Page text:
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Rise of the 'rock star' school superintendent

No Child Left Behind has created a demand for school administrators who can take the pressure, and some 20 percent of school districts are now seeking superintendents because of a shortage.

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Frustrated: Willis and Beverly Swint, Clayton County residents, say perks should go to students, not to school administrators.

patrik jonsson

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The list reads more like demands from a Hollywood agent than from a candidate to lead the schools for an antebellum-tinged suburb of Atlanta.

To come to work here in Clayton County, a failing school district in Georgia, former Pittsburgh superintendent John Thompson wants $275,000 in salary, a $2 million consulting budget, a Lincoln Town Car with a driver, and money to pay a personal bodyguard.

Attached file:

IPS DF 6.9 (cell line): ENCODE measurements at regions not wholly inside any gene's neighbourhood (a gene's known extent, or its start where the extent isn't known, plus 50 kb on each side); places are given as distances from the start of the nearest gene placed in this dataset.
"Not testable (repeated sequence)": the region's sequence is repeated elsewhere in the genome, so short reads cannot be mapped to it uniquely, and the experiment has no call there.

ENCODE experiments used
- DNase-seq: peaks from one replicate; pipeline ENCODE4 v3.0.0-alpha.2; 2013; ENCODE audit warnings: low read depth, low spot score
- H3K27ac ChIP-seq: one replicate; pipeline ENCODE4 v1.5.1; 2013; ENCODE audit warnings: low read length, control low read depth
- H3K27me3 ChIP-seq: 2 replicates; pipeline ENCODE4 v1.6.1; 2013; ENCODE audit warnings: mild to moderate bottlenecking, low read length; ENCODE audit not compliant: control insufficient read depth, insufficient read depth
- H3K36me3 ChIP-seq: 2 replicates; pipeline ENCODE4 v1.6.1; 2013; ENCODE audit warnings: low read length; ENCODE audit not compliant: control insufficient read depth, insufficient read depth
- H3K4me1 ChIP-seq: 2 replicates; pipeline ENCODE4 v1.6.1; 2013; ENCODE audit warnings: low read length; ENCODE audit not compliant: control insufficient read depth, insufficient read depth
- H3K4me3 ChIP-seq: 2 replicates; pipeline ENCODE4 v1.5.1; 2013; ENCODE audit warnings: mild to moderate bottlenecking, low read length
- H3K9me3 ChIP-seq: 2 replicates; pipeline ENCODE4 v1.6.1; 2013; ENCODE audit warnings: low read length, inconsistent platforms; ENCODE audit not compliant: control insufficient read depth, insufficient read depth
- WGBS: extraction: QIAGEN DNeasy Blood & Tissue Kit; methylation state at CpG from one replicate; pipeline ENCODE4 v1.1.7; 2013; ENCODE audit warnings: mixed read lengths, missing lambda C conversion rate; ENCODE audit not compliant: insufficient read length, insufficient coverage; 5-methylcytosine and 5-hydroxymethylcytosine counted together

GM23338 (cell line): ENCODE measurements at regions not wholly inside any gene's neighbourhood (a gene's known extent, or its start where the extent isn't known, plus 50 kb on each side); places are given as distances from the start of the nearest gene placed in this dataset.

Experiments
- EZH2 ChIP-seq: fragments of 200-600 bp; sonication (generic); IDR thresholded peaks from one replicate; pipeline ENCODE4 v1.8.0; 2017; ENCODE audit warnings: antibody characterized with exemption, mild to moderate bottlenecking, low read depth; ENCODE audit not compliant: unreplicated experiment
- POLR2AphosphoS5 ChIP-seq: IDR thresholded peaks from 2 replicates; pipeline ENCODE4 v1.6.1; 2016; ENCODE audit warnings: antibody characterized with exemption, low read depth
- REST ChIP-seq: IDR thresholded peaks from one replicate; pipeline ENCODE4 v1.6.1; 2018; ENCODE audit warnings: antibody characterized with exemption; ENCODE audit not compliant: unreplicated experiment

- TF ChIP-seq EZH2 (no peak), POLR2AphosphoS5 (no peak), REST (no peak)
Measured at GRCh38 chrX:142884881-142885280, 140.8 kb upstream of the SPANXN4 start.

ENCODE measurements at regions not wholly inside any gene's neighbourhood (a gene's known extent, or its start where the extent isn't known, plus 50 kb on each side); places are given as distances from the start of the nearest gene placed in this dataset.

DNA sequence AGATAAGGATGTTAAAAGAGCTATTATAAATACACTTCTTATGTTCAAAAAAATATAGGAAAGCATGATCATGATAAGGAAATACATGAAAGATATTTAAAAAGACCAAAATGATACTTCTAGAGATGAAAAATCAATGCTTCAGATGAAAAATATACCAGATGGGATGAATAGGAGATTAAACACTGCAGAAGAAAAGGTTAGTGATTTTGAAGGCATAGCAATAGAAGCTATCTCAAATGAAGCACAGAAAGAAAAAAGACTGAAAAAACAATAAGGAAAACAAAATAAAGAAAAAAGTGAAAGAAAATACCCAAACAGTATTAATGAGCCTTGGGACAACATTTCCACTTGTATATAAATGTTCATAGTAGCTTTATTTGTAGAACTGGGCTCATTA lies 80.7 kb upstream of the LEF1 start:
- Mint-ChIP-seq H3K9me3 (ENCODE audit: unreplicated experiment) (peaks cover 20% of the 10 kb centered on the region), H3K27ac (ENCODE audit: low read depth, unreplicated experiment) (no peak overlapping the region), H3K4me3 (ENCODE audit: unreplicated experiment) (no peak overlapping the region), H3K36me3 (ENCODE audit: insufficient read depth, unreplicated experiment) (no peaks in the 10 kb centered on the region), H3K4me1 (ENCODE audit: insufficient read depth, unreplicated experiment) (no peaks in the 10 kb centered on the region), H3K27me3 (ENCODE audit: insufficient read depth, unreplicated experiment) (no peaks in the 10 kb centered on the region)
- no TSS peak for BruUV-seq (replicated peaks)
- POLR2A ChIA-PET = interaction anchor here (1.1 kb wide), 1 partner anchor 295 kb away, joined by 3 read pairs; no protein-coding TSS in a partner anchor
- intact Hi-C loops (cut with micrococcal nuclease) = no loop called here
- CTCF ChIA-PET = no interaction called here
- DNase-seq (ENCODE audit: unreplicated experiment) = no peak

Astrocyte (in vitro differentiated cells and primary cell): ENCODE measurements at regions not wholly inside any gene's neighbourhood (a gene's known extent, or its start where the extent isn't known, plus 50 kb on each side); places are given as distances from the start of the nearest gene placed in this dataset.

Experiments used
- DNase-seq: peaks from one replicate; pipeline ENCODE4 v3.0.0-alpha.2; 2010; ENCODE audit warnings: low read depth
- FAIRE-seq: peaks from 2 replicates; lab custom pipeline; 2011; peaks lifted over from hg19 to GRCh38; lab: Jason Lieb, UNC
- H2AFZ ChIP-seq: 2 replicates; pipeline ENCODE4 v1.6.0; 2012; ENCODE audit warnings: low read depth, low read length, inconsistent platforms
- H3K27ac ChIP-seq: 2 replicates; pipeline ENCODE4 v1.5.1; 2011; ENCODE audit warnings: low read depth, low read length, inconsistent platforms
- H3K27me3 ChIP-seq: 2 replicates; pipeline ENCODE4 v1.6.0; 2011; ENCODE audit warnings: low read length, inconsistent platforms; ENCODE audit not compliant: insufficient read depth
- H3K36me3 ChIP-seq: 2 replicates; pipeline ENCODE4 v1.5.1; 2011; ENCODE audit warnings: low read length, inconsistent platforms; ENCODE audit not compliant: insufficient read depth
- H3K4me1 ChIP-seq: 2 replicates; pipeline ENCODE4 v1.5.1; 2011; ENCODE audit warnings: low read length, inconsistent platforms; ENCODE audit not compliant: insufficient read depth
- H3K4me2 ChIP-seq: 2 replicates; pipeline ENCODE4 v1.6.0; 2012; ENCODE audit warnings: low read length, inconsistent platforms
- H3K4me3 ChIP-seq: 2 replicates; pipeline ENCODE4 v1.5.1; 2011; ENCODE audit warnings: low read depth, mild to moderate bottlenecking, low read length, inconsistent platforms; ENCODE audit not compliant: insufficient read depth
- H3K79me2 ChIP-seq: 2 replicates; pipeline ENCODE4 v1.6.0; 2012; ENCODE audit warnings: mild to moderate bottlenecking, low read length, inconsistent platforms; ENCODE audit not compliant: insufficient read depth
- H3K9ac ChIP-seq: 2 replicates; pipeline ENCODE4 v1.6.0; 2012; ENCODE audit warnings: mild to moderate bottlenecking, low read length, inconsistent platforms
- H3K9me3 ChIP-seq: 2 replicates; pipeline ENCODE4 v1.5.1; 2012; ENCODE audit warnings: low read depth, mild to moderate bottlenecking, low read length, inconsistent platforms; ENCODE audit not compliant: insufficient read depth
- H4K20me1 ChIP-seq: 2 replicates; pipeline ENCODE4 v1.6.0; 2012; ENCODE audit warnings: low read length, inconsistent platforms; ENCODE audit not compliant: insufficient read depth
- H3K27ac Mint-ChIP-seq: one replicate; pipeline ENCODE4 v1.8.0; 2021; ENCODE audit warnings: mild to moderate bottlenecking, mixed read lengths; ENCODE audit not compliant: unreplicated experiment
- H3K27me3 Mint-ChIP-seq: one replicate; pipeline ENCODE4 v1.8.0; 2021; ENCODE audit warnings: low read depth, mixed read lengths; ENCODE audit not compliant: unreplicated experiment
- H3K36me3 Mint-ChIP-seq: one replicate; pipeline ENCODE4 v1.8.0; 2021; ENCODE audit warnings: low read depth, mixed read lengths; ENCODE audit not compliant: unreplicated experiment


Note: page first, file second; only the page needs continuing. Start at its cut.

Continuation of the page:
Sound a bit hefty for someone likely to pull a power lunch in a junior high cafeteria? Maybe not.

Fewer qualified candidates, rising expectations, and a near-impossible job description are creating a new breed of superintendents: Call them central office rock stars. These candidates say that, for the right price, they're willing to do an unpopular job that can take a heavy personal and professional toll to whip underperforming districts into shape.

The trend is exacerbated in struggling minority districts – many in the South – the very ones feeling the greatest pinch from new federal and state accountability laws.

"This group of superstars who are acting as basically consultants and doing all the dirty work, that's becoming more common, unfortunately," says Jim Harvey, a senior fellow at the Center for Reinventing Public Education in Seattle.

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